Matt Haig’s The Radleys will always be special to me for the reason that reading about suburban vampires battling irksome relations was never more intense than when experiencing contractions at three-minute intervals…
5 stars… a wonderful wonderful read… I LOVED this book
What combines with this seriousness of tone to make the book such a success is that Haig roots his story so firmly in everyday life, and, by doing so, he is able to move beyond it…It’s so well crafted, that it’s a great pleasure to read.
…the best vampire book EVER… this book is now ONE OF MY FAVOURITE BOOKS OF ALL TIME…This book is funny, daring, and not afraid to push boundaries of normal vampire canon. And it´s written so well, it´d make you wish you had a vial of blood to gorge on every once in a while. Yep, I said it…Go forth, my loyal readers, and read this book! You won´t be disappointed.
Musings of an Undiscovered Genius (blog)
If you like vampire stories but want a change from the recent Twilight
copycats then this book is definitely the thing for you; it is the sort of
book could defy all your preconceptions regarding the vampire genre.
…a good story, told well and simply. Lovely to read… This is a book
about hope, and people getting a second chance in their lives. The Radleys is a charming novel about something very odd happening somewhere very normal. There’s a quiet, gentle humour throughout the book, and a strong understanding of human nature. I thoroughly enjoyed it and think most people would too.
The Radleys is, first and foremost, the remarkable story of a family, born of denial and deceit, learning to tell the truth. That the family in
question happens to be Undead is secondary, because in Matt Haig’s masterly hands vampirism is much more than blood lust. It is a yearning for love, truth, passion, and authentic connection.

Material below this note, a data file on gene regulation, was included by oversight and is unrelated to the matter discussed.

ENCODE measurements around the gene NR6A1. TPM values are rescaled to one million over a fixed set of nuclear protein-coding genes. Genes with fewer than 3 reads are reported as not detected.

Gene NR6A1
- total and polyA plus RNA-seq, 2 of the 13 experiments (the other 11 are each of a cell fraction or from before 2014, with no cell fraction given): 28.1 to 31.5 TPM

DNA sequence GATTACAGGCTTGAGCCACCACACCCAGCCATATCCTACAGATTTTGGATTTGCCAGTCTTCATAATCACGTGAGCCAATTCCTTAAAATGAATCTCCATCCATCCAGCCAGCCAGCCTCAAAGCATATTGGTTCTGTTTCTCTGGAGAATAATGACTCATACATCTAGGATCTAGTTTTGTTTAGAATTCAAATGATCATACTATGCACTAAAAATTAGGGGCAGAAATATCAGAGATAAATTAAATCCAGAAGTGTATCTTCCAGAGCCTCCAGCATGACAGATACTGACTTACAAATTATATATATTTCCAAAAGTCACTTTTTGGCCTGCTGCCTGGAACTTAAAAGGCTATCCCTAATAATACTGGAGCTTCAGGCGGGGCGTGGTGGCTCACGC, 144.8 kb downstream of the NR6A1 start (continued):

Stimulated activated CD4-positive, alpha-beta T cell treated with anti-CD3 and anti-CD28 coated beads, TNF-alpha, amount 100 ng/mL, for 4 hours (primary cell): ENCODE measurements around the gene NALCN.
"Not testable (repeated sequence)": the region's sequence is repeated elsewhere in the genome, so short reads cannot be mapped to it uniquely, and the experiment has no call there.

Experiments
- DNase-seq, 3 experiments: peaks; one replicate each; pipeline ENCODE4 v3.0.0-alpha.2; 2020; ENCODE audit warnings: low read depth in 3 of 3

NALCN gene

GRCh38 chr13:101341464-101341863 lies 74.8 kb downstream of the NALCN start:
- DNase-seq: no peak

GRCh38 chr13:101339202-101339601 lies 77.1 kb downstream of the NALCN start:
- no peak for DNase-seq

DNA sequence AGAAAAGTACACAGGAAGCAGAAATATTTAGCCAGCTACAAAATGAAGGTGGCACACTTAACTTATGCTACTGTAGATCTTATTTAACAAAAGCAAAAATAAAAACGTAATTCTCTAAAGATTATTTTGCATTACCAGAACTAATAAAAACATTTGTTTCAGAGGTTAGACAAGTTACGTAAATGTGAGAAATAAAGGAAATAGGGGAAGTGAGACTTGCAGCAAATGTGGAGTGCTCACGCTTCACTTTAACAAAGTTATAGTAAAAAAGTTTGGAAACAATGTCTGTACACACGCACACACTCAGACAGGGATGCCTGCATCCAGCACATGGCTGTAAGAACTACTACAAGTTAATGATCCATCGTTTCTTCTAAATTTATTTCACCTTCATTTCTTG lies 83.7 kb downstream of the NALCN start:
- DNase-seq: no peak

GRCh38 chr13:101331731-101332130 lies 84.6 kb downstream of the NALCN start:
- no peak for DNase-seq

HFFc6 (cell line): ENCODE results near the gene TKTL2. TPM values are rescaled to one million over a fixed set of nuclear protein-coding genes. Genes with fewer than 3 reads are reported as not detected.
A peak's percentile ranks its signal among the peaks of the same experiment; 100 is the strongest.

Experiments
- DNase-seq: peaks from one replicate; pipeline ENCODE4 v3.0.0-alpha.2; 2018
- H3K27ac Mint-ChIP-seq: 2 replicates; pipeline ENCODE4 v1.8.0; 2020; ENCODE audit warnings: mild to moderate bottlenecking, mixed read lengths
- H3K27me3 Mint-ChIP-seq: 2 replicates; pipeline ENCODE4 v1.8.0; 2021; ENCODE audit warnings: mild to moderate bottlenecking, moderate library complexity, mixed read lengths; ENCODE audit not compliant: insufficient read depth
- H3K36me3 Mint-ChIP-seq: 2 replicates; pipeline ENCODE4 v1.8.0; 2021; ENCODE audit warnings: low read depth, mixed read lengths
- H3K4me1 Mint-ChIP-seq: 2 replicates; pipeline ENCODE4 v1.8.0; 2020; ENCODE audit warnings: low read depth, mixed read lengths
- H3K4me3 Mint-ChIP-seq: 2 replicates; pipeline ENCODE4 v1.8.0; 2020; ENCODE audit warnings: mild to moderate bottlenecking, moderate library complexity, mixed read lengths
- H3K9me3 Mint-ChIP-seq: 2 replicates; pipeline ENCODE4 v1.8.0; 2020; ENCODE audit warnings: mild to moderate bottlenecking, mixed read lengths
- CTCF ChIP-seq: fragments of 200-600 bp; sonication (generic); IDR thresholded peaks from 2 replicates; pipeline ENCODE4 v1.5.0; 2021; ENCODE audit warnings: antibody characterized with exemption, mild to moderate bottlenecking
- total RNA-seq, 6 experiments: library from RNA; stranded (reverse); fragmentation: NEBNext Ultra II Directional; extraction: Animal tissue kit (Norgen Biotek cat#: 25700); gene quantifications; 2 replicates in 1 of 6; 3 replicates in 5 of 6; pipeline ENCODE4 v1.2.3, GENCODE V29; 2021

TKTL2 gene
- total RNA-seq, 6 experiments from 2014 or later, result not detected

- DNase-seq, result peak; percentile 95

Allison Burnett, author of Undiscovered Gyrl
I know what people are thinking. Vampires. Boring. But trust me. This
knocks that pile of junk Twilight into oblivion.
From one of Britain’s finest young novelists comes a razor-sharp unpicking of adulthood and family life. In this moving, thrilling and extraordinary portrait of one unusual family, The Radleys asks what we grow into when we grow up, and explores what we gain – and lose – when we deny our appetites.
This is really great storytelling. Books always work best when they work on more than one level and this is successful not only as a tale of vampires but also as a study of suburban Britain – albeit one with its tongue stuck very firmly in its cheek…Deliciously dark, horribly humorous and an interesting addition to the vampire canon, The Radleys is definitely worth a look (to be honest, any book that has a chapter heading of CSI:Transylvania was always going feature on my hit list). It’s not what you might expect, in fact it is downright strange in places but as a fable on the trials of growing up and the dangers of forgetting said trials, it is an absolute winner so add it to your wish list and prepare to be blooded…
The Mountains of Instead
I was surprised and impressed with The Radleys. It’s an original and funny book which also pushes boundaries and explores how people deal with difficult situations – things that I think are important in fiction…A book with bite!
His latest publication is The Radleys, the story of a family of abstaining vampires living in a Yorkshire village. Published last month, it reached the top five bestsellers’ list and has already attracted the attentions of a film producer
Yorkshire Evening Post
The Radleys manages to take the almost tired vampire myth as a tasty metaphor for repression and moves it into the suburbs.
Start Narrative Here
A great read.
This family sucked me in and got a hold on me that didn’t give. This vampire story will be unlike anything you have read before and one that you should give a chance, even if you aren’t into vampires. Forget Forks. Bishopthorpe is the new town for vegetarians!
Heaven, Hell and Purgatory
…intelligently written with well fleshed out characters, and there is
nothing insipid about these abstaining vampires, rather it is an absorbing look into the life of a likeably dysfunctional family with a dark (and bloody) secret.
Matt Haig’s brilliantly British vampire novel The Radleys has restored my faith in the genre, hurrah!…there’s really not much to dislike about this book. It’s got everything really. Love, laughter, tears, lots of blood and a quick rundown of which celebrities are actually vampires (note: Jimi Hendrix is one). Great stuff.
Writing from the Tub
It’s dark, it’s funny, it’s wildly original . . . If you’ve been suffering from vampire fatigue, this could be the antidote . . .